The Ironic Wit of William.

Book Review for “The Dreams of Bethany Mellmoth” by William Boyd.

Bethany MellmothThis is actually a collection of seven short stories plus two that are novella length – the first of those is the titular story, and the other one is “The Vanishing Game: An Adventure…” The short stories included here are:

  • The Man Who Liked Kissing Women – where a man decides that stopping at kissing other women isn’t really cheating on his wife.
  • The Road Not Taken – a chance meeting between ex-lovers makes them reminiscent of their shared past.
  • Camp K 101 – about a German army officer based in Africa and the monkeys in the jungle outside his camp – especially one in particular.
  • Humiliation – a down on his luck, newly divorced novelist gets his revenge on a literary critic who was particularly nasty about his writing.
  • Unsent Letters – exactly as the title infers, and thank goodness for that!
  • The Things I Stole – again, as the title infers, but with a twist.
  • The Diarists – three days of diary entries from five connected people, around an event they all attend.

It has been a long while since I read any Boyd, but from what I remember, I certainly didn’t recall his use of irony and wit, which the seven short stories are filled with to the brim, mixed with some pathos along the way. Each one is just detailed enough for us to understand the characters and their motivations, but concise enough for us to get the “zinger” in the end. As I’ve said before, there is a true art in writing a really good short story, and not all novelists can pull it off. There’s a special balance that needs to be struck between what to include and what to leave out and how to get the story to a conclusion that keeps the reader thinking. I have to say that Boyd certainly achieved this in all seven of these stories, and quite successfully so, I may add. Of them, I’d say that “The Diarists” was the least favorite of them, while my favorites were “Humiliation” and “Unsent Letters.” That isn’t to say I didn’t like the others, but just slightly less so.

Regarding the two novellas, these were both fascinating reads. In the titular one, we watch young Bethany Mellmoth move across her life over the course of one year. She moves in and out of her mother’s home (sometimes by choice, and sometimes by force), while she moves between jobs, school, and men all of which seem to start out with great expectations, that ultimately disappoint. Bethany’s dreams, of course, are those hopes she has each time she starts out in a new direction in her life. I might call this a coming-of-age story, except that Bethany doesn’t seem to be any more self-aware at the end of this year than she was at its onset. In fact, Bethany isn’t really a very likeable protagonist, but we do end up pitying her, and wanting to slap her for some of her choices. It isn’t that I didn’t like this story, but Boyd does seem to have a pretty negative outlook for these types of rudderless youth, which is pretty sad.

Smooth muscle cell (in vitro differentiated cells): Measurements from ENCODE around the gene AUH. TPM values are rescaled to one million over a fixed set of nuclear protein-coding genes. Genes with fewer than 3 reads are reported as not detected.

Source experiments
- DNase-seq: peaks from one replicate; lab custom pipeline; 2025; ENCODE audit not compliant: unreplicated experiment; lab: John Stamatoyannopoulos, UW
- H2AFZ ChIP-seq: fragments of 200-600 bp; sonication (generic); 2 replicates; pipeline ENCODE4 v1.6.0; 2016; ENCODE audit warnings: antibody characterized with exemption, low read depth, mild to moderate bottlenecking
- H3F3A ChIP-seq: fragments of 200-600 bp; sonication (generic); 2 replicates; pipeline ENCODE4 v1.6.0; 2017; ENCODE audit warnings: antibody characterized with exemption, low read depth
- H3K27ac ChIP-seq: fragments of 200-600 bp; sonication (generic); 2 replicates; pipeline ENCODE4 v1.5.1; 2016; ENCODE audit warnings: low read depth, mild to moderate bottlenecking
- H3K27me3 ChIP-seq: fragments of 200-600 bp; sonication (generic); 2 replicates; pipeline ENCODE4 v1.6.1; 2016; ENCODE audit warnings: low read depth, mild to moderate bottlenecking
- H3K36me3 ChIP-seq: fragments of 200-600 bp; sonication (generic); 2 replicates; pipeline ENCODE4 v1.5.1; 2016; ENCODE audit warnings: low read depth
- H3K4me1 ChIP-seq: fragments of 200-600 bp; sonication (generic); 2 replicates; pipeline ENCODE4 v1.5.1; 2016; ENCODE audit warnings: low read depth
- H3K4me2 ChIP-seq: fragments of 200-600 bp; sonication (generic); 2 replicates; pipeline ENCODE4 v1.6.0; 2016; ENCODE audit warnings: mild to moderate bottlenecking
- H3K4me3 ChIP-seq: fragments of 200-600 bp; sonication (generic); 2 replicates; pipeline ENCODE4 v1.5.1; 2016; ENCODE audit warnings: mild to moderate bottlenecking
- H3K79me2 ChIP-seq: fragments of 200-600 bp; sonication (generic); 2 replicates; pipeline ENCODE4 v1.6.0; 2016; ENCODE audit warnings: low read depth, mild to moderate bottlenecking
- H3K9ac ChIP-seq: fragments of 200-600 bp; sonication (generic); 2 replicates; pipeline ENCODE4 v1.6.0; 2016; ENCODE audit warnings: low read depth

However, the final story “The Vanishing Game: An Adventure…” was the return of the Boyd I knew and loved. In this story, a struggling actor gets the chance to earn £1,000 just to take a jug of holy water up north to a christening. The owner has broken her ankle, so she can’t drive there herself, and she can’t risk putting it in the hold of a flight, since it might break. What starts out as being a stroke of good financial luck, ends up being something quite sinister. I won’t say more since I don’t want to give anything more away, but this was my favorite story of this book. I especially liked how Alec Dunbar, the protagonist in this story, uses his experiences appearing as an extra in B action movies to figure out how to react to the things happening to him – very clever.

By the way, Boyd does connect some of these stories together, but not all of them. For example, one of the movies that Alec speaks of, appears in “Unsent Letters” where a producer is trying to get a A-List actor on board so he can green-light the film. Also, that film was supposed to be based on one of the books that the novelist in “Humiliation” wrote. There are a couple more connections but I’ll leave you to discover them for yourself. Overall, I do recommend this collection very warmly, and I think it will appeal to a wide range of readers. That’s why I’m giving it a very healthy four and a half stars out of five (and I hope that this positive review means that I won’t end up like that mean literary critic in “Humiliation”).

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Viking released “The Dreams of Bethany Mellmoth” by William Boyd in 2017. This book is available (via the following affiliate links) from Amazon, Barnes & Noble, Walmart (Kobo) US eBooks and audiobooks, the website eBooks.com, iTunes (iBook or audiobook), Wordery or The Book Depository (both with free worldwide delivery), new or used from Alibris, used from Better World Books (promoting libraries and world literary), as well as from an IndieBound store near you. I purchased my signed copy of the paperback released in 2018 by Penguin UK from Foyles in London.

4 thoughts on “The Ironic Wit of William.

  1. Sounds good! Sometimes it’s nice to check out short stories…. they can be just as memorable as novels. I really liked “Uncommon Type” by Tom Hanks. His first story was laugh-out-loud funny! Others were thought-provoking and touching. I was surprised what a polished writer he is. Now I’m intrigued to read William Boyd–I’ve not read anything by him. Thank you!

    Liked by 1 person

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